</configurations>
  <dependencies defaultconfmapping="%->default;sources->sources()">
    <dependency org="org.seleniumhq.selenium" name="selenium" rev="r9790" conf="compile;sources" />
    <dependency org="junit" name="junit" rev="4.8.1" conf="compile;sources" />
  </dependencies>
</ivy-module>

Things to note:

  • For your dependencies, use conf names that map to Maven scope names, so that the Ivy-generated pom.xml (for uploading to a Maven repo) maps your dependencies correctly.

    Otherwise your dependencies will all be listed as <optional>true</optional>, which is terribly annoying.

ivysettings.xml

Ivy uses a separate file to configure, among other things, the repositories you want to pull artifacts from. The ibiblio resolver works great for any Maven repository.

<ivysettings>
  <settings defaultResolver="default"/>
  <include url="${ivy.default.settings.dir}/ivysettings-public.xml"/>
  <property name="version" value="SNAPSHOT" override="false"/>
  <resolvers>
    <ibiblio name="local-m2" m2compatible="true" root="file://${user.home}/.m2/repository" changingPattern=".*SNAPSHOT"/>
    <ibiblio name="joist-m2" m2compatible="true" root="http://repo.joist.ws"/>
    <chain name="default" changingPattern=".*SNAPSHOT">
      <resolver ref="public"/>
      <resolver ref="local-m2"/>
      <resolver ref="joist-m2"/>
    </chain>
  </resolvers>
</ivysettings>

Things to note:

  • changingPattern is required for snapshots

    I always set this for at least my local-m2 resolver so that I can test local builds of other projects. Other than that, I’ve been using mostly timestamped jars of projects instead of snapshots.

.classpath

This, of course, is the Eclipse classpath file.

<?xml version="1.0" encoding="UTF-8"?>
<classpath>
  <classpathentry kind="src" path="src/main/java"/>
  <classpathentry kind="con" path="org.eclipse.jdt.launching.JRE_CONTAINER"/>
  <classpathentry kind="con" path="org.apache.ivyde.eclipse.cpcontainer.IVYDE_CONTAINER/?ivyXmlPath=ivy.xml&amp;confs=*&amp;ivySettingsPath=%24%7Bworkspace_loc%3Apageobjects%2Fivysettings.xml%7D&amp;loadSettingsOnDemand=false&amp;propertyFiles="/>
  <classpathentry kind="output" path="target/eclipse"/>
</classpath>

Things to note:

  • Thanks to the IVYDE_CONTAINER line, this file is nice and short and won’t change any time you add/remove a dependency

buildfile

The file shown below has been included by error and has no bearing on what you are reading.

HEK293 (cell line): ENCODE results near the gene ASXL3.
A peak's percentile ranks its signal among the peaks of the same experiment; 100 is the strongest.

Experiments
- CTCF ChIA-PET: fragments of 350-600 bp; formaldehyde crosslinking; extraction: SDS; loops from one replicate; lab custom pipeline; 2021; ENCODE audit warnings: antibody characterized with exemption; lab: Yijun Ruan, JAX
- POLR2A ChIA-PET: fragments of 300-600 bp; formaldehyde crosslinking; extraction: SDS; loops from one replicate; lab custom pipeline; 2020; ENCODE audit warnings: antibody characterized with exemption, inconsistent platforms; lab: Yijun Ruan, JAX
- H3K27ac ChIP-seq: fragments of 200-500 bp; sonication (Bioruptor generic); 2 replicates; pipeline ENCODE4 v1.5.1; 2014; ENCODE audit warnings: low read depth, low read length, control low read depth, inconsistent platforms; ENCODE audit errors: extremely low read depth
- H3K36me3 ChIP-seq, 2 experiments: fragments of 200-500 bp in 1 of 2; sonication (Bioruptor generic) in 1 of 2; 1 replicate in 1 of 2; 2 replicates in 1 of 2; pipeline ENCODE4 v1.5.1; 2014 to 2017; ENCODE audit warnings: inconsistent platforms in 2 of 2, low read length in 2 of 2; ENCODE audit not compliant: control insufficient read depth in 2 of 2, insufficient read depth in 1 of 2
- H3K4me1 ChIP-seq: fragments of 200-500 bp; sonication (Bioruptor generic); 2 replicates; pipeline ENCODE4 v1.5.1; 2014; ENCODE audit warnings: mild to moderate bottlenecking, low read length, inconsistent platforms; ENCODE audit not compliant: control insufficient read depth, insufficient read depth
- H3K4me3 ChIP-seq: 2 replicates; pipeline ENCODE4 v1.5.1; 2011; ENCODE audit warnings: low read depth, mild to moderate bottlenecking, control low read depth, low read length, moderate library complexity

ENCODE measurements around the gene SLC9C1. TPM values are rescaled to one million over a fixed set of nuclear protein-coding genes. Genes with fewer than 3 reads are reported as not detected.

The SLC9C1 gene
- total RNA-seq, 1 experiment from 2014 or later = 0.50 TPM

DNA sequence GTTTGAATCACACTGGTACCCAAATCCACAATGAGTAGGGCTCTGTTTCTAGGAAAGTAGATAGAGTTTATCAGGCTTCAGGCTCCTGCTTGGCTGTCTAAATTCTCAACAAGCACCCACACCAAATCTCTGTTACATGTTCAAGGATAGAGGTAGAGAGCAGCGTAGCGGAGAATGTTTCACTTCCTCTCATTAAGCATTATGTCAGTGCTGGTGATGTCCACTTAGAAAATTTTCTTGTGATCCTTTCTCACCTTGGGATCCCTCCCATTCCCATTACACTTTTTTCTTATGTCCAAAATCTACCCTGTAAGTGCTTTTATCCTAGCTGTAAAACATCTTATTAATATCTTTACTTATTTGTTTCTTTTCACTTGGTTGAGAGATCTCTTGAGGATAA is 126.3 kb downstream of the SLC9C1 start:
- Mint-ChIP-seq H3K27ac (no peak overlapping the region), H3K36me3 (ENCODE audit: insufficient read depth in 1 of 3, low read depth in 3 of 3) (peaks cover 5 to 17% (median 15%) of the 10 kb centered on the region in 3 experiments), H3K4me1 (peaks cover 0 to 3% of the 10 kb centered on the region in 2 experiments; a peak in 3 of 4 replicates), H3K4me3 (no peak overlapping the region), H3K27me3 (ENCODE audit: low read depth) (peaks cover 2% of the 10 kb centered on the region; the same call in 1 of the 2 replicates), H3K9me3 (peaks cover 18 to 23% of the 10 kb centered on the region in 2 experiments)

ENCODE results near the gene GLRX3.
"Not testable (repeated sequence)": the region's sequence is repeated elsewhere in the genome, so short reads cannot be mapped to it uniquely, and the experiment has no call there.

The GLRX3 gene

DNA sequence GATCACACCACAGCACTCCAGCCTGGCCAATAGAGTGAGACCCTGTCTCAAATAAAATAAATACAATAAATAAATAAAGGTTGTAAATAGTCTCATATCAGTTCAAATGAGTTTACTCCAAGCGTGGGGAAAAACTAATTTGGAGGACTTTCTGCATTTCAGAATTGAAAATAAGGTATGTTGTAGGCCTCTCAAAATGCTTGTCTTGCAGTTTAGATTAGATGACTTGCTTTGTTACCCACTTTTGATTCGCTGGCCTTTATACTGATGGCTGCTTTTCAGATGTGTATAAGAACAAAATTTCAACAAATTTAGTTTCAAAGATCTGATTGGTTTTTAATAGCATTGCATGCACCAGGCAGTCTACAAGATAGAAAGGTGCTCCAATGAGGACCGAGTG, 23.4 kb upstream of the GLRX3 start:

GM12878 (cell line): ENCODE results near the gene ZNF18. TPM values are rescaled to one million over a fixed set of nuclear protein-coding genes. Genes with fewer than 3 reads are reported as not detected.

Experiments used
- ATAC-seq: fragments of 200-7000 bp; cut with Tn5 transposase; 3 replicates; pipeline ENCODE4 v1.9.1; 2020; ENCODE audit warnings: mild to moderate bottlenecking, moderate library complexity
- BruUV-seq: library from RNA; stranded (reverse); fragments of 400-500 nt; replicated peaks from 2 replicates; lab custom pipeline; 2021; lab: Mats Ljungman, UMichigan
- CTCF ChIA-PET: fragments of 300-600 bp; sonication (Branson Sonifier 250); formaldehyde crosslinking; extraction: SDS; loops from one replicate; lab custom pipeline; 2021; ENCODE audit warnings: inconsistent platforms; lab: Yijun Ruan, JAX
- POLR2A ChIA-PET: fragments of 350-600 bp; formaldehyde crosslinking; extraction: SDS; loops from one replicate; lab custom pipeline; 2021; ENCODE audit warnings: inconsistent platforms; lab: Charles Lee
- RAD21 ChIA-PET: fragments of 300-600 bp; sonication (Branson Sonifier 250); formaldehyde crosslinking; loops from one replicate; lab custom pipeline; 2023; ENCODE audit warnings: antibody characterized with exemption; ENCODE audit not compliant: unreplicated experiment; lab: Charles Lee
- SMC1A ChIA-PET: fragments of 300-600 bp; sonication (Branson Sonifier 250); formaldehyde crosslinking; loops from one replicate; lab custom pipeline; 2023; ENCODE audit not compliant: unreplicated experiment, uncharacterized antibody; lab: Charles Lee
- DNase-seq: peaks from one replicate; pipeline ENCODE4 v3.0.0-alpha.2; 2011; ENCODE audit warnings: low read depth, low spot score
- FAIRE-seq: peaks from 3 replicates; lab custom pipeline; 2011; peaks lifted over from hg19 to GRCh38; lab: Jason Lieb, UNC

This is what drives the Buildr build. It’s like a build.xml file, but written in Ruby, and baked by Rake:

require 'buildr/ivy_extension'

VERSION_NUMBER = ENV['version'] || 'SNAPSHOT'

repositories.remote << "http://www.ibiblio.org/maven2/"
repositories.release_to = 'sftp://joist.ws/var/joist.repo'
repositories.release_to[:permissions] = 0644

# to resolve the ${version} in the ivy.xml
Java.java.lang.System.setProperty("version", VERSION_NUMBER)

define "pageobjects" do
  project.version = VERSION_NUMBER
  project.group = 'com.bizo'
  ivy.compile_conf('compile')

  package_with_sources

  package(:jar).pom.tap do |pom|
    pom.enhance [task('ivy:makepom')]
    pom.from 'target/pom.xml'
  end
end

Things to note:

  • You pass in the version number with an environment variable, e.g. version=x.y buildr upload

  • The line repositories.remote << ... is there because even though we use Ivy to get the project’s actual dependencies, Buildr still needs the standard Maven repo to bootstrap dependencies from.

  • ivy.compile_conf('compile') is what glues the Ivy-fetched dependencies into Buildr’s compile classpath. There is also a test_conf method, e.g. ivy.test_conf('test').

  • package(:jar).pom.tap is a small 4-line hack to tell Buildr to run ivy:makepom and that it’s output (target/pom.xml) will override Buildr’s default pom file for our project

That’s It

So, that is what is working well for me these days. I particularly like that my standard Buildr buildfile is only ~20 lines long.

For my joist ORM project, I was able to use a ~50-line buildfile to replace ~1200 lines of extremely boilerplate, copy/pasted Ant XML code.

That was quite gratifying–although, in retrospect, somewhat embarrassing that I had let that much Ant code accumulate and was still deluding myself that it was an acceptable setup.